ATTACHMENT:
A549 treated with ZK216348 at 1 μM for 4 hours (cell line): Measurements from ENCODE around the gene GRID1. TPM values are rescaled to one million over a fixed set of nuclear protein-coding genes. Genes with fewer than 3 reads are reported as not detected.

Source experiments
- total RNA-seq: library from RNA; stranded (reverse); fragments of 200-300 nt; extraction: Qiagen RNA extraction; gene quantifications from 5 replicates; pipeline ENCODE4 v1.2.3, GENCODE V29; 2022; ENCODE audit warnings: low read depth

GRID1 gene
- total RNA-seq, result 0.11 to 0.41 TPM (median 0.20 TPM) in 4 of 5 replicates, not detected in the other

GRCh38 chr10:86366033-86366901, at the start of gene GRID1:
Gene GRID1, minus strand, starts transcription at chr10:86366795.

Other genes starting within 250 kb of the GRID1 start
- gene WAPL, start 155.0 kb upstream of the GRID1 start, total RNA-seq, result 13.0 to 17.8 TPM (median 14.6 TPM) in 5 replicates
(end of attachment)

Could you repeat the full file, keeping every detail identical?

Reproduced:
A549 treated with ZK216348 at 1 μM for 4 hours (cell line): Measurements from ENCODE around the gene GRID1. TPM values are rescaled to one million over a fixed set of nuclear protein-coding genes. Genes with fewer than 3 reads are reported as not detected.

Source experiments
- total RNA-seq: library from RNA; stranded (reverse); fragments of 200-300 nt; extraction: Qiagen RNA extraction; gene quantifications from 5 replicates; pipeline ENCODE4 v1.2.3, GENCODE V29; 2022; ENCODE audit warnings: low read depth

GRID1 gene
- total RNA-seq, result 0.11 to 0.41 TPM (median 0.20 TPM) in 4 of 5 replicates, not detected in the other

GRCh38 chr10:86366033-86366901, at the start of gene GRID1:
Gene GRID1, minus strand, starts transcription at chr10:86366795.

Other genes starting within 250 kb of the GRID1 start
- gene WAPL, start 155.0 kb upstream of the GRID1 start, total RNA-seq, result 13.0 to 17.8 TPM (median 14.6 TPM) in 5 replicates